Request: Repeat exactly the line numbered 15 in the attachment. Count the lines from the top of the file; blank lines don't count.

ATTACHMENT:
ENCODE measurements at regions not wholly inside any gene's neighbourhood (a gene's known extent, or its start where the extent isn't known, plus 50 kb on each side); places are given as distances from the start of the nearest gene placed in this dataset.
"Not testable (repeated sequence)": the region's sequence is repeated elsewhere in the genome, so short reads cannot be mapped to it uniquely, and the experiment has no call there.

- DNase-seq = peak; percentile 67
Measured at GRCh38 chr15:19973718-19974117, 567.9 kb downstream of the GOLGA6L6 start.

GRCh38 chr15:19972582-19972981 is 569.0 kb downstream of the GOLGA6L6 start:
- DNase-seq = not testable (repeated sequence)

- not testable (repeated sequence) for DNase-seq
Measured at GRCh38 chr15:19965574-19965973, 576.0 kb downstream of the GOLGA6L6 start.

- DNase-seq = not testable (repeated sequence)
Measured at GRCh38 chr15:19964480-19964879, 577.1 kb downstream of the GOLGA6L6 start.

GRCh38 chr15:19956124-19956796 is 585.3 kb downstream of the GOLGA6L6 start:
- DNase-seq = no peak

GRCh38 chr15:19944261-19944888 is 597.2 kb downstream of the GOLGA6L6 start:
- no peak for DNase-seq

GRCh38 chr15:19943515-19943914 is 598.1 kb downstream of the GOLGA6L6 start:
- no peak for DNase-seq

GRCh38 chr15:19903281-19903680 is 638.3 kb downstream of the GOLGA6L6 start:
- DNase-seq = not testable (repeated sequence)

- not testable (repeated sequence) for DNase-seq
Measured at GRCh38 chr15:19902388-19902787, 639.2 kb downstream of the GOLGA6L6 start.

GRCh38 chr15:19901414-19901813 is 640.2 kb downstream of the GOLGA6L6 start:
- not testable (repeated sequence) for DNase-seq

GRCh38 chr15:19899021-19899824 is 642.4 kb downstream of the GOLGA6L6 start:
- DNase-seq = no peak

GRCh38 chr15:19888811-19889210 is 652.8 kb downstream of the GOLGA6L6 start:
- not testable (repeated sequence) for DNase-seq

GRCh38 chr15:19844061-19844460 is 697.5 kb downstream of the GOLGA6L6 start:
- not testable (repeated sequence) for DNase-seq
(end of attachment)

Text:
GRCh38 chr15:19943515-19943914 is 598.1 kb downstream of the GOLGA6L6 start: